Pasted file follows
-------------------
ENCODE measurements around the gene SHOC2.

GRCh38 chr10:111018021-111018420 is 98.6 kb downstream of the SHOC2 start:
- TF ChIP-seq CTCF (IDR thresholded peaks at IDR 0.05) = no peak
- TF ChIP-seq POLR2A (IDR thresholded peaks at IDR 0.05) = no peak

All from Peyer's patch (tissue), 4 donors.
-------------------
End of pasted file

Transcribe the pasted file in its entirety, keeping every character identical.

ENCODE measurements around the gene SHOC2.

GRCh38 chr10:111018021-111018420 is 98.6 kb downstream of the SHOC2 start:
- TF ChIP-seq CTCF (IDR thresholded peaks at IDR 0.05) = no peak
- TF ChIP-seq POLR2A (IDR thresholded peaks at IDR 0.05) = no peak

All from Peyer's patch (tissue), 4 donors.